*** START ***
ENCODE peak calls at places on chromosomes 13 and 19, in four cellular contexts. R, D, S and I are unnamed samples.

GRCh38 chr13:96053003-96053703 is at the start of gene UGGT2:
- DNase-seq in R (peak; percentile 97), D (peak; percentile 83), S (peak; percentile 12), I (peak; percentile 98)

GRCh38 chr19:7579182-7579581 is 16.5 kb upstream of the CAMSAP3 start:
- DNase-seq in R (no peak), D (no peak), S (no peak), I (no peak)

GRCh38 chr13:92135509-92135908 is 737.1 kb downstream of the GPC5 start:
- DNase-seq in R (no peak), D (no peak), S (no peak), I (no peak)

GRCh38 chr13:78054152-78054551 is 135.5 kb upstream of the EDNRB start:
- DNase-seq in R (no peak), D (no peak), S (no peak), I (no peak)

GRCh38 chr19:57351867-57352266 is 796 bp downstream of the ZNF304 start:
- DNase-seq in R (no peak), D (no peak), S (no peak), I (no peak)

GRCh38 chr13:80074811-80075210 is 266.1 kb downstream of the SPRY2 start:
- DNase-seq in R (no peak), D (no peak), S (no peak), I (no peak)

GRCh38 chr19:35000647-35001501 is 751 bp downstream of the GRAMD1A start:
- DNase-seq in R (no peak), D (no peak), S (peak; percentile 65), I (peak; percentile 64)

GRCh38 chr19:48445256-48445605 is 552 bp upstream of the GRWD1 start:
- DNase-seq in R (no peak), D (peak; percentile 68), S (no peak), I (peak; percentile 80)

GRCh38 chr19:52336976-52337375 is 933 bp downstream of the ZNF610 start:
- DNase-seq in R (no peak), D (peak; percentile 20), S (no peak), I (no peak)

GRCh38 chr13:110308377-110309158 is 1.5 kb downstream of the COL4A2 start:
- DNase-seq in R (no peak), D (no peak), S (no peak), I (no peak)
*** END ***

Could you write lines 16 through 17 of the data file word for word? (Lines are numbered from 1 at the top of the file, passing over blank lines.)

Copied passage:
GRCh38 chr19:48445256-48445605 is 552 bp upstream of the GRWD1 start:
- DNase-seq in R (no peak), D (peak; percentile 68), S (no peak), I (peak; percentile 80)